We’ve got more out-of-body experiences ahead of us, you and I. For now, let’s hang out on the deck off the back of the chateau, savoring glasses of Mondeuse (the local grape).
One of my favorite things to do before a long trip is to create a checklist of tastes, so I can remember what to nibble in the field. I know, it sounds obsessive — but without obsessive acts, life is a bit milquetoast, is it not?
Next week, I have the great fortune of traveling to France as a co-host for Cheese Journeys, a company based in New York that curates dazzling dairy experiences. Amidst the frenzy of packing and getting my classes covered at work, I take brief pauses to imagine little scenes: drinking the milk of three regions, sleeping and waking to the sound of Alpine cowbells, and gorging on as much raw-milk French cheese as possible.
Since I tend to be a bit geographically challenged, these scenes allow me to visualize the itinerary my tastebuds will follow as they salivate from the Savoie to Alsace to the region of Franche-Comte. Translation: our trip begins with rustic Tomme de Savoie, stanky Raclette, and gooey Reblochon, then ends with nutty-sweet Comté and impossibly sultry Vacherin. Along the way, I am anticipating tartiflette, soft Munster, and Chartreuse cocktails. (Yours truly will lead the expedition to the Chartreuse monastery and be making the cocktails!)
Of our tour’s many cheese destinations, I am most excited to set foot in the cellars of Fort Saint Antoine — a vast underground artillery fort that now holds wheel upon wheel of Comté.
Comté is Gruyere made in France (the Swiss claimed the name “Gruyere” long ago). Although Comté is less of a household name in the U.S., it is one of the best cheeses to seek if you are looking to broaden your cheese palate. That’s because it’s hard to find bad Comté. In fact, “bad” and “Comté” don’t belong in the same sentence. Comté is carefully regulated and none of it is factory made; it’s produced by a few hundred “frutieres“, or small farms. When the 80-lb wheels of Comté are young, they are collected by an affineur (someone trained in aging cheese) and matured in a cave, like Fort Saint Antoine, until they ripen to perfection.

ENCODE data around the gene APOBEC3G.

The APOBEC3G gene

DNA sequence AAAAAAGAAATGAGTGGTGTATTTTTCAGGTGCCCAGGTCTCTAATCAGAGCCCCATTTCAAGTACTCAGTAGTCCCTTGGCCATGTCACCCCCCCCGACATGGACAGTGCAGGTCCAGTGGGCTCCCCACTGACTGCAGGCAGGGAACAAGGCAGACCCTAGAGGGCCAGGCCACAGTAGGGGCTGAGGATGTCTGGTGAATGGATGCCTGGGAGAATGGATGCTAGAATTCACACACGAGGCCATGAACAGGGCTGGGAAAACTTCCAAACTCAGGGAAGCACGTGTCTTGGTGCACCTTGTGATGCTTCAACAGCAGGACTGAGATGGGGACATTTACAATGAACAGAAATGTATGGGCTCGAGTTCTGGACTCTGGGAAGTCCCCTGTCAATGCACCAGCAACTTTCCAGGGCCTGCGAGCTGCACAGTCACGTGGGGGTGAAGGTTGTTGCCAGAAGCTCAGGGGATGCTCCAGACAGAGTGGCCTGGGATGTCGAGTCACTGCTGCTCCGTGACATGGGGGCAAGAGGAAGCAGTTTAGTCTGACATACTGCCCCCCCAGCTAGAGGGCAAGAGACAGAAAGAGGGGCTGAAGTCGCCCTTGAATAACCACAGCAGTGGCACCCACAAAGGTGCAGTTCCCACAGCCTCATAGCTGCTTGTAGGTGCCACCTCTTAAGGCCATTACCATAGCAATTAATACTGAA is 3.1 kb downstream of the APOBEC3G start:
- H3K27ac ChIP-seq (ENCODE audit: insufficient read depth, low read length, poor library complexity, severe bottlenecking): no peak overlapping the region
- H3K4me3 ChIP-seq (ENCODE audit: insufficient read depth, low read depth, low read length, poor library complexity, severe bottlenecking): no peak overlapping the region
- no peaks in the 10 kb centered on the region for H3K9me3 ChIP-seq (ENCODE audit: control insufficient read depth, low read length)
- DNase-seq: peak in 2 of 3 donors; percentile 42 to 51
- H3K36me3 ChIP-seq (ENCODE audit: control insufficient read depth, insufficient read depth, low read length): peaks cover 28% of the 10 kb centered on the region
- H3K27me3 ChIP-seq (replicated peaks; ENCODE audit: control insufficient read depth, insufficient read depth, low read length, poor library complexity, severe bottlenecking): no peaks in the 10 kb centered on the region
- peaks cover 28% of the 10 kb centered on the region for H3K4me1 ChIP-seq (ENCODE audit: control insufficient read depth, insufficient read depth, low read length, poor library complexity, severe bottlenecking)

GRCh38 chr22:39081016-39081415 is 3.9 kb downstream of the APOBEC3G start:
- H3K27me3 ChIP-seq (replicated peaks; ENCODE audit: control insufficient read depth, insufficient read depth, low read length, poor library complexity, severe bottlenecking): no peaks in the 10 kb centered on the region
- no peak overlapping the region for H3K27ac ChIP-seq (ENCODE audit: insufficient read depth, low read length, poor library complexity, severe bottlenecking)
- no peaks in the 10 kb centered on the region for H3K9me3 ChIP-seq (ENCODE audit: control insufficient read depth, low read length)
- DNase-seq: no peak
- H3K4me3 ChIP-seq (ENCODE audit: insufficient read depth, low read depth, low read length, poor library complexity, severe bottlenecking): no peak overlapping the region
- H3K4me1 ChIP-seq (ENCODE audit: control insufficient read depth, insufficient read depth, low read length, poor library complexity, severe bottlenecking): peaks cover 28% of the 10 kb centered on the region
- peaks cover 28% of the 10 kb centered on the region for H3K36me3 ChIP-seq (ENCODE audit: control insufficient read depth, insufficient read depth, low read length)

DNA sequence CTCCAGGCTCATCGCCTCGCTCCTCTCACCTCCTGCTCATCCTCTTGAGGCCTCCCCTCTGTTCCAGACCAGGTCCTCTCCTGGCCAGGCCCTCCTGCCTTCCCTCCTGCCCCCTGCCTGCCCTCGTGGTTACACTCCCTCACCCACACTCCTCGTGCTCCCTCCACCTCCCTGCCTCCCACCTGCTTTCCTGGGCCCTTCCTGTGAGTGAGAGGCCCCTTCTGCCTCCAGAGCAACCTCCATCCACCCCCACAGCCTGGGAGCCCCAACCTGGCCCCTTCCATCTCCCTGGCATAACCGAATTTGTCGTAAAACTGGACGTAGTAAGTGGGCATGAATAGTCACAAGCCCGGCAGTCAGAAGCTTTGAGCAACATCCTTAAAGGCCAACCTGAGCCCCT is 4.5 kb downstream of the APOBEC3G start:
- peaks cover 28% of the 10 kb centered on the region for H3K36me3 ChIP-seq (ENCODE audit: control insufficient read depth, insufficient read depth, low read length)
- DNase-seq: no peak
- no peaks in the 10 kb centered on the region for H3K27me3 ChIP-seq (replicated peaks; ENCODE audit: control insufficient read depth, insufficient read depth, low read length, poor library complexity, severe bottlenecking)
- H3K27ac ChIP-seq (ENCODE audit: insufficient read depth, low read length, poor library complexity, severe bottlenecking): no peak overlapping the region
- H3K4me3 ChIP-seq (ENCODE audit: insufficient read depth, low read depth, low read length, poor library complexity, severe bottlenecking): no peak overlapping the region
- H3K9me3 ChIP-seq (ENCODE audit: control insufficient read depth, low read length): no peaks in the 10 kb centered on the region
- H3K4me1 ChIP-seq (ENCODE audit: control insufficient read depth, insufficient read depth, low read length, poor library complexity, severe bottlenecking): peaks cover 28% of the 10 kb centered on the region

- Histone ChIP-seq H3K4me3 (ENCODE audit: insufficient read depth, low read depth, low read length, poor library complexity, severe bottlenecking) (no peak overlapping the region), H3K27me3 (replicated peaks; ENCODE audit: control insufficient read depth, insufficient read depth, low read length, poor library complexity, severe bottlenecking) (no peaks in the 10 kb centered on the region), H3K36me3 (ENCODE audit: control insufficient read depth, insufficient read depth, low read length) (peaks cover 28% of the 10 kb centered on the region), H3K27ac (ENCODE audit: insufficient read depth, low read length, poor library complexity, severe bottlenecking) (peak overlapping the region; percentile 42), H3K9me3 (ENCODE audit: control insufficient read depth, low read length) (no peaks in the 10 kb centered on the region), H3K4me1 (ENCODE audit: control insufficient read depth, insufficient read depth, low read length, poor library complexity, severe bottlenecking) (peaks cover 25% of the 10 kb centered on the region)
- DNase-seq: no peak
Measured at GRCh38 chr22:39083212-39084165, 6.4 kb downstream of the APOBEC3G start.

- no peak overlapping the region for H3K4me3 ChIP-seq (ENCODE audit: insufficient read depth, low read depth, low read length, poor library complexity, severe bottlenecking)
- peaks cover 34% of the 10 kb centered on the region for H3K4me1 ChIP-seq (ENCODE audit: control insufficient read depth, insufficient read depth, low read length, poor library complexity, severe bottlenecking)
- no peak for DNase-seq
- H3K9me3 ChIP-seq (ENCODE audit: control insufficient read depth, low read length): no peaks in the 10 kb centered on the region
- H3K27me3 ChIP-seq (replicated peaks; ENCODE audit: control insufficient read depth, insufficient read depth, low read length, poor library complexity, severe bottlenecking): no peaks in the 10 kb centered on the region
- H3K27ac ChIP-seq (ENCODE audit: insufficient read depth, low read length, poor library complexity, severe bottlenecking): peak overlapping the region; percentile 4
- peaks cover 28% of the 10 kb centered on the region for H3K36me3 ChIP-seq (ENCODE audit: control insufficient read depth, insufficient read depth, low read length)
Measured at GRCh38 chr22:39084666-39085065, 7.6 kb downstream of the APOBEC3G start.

The caves at Fort Saint Antoine are referred to as the “Cathedral of Comté.” Needless to say, one of the items on my packing list will be a pack of votives.
Taste Comté: If you want a pre-emptive tasting, pick up a hunk of Comté (ask for the Marcel Petit label, the line from Fort Saint Antoine). You’ll find it at cheese shops around the country.
Comté & Cocktails: I love to pair Comté with a Ritz Cocktail, a recipe featured in the most recent book I wrote with my brother, The New Cocktail Hour. With notes of caramel and toasted brioche, it’s splendid with Comté of any age.
Ritz Cocktail Recipe
Created by Dale Degroff
3/4 ounce brandy (Pierre Ferrand Ambre)
1/2 ounce Cointreau
1/4 ounce maraschino liqueur (Luxardo)
1/4 ounce lemon juice
2 ounces chilled Champagne
orange twist, for garnish
Stir brandy, Cointreau, maraschino, and lemon in a shaker tin with ice. Strain into a martini glass. Top with Champagne, then garnish with an orange twist.
I’m going to say it: 2016 is The Year of the Cheese Board.
The first sign: the mad boards popping up all over Instagram (just search #thatcheeseboard). Also leading up to this moment: a fleet of cheese-focused restaurants, bars, and small groceries which have grown in stealth and wealth over the last decade. To the west, Mission Cheese. To the east, Casellula Cheese & Wine Café.
Now, two new books devoted to the art of cheese plating have landed on my stoop. Ohh, sweet glory – I couldn’t be more elated. Cheese + Ikebana, this is happening.
Here’s what these 2 new arrivals have to offer…
COMPOSING THE CHEESE PLATE: RECIPES, PAIRINGS, & PLATINGS
By Brian Keyser & Leigh Friend
What this book offers: Straight-forward guidance about how to catapult the best artisan cheeses into revelatory moments with Leigh Friend’s sublime – and often surprising – recipes, like Spicy Curry Cashew Brittle and Coffee Cajeta. Peppered throughout the book, Keyser provides stellar pairing logic, like this nugget, which moved me to go “ahhhh, so true”: a jolt of acidity can make a cheese seem less stinky.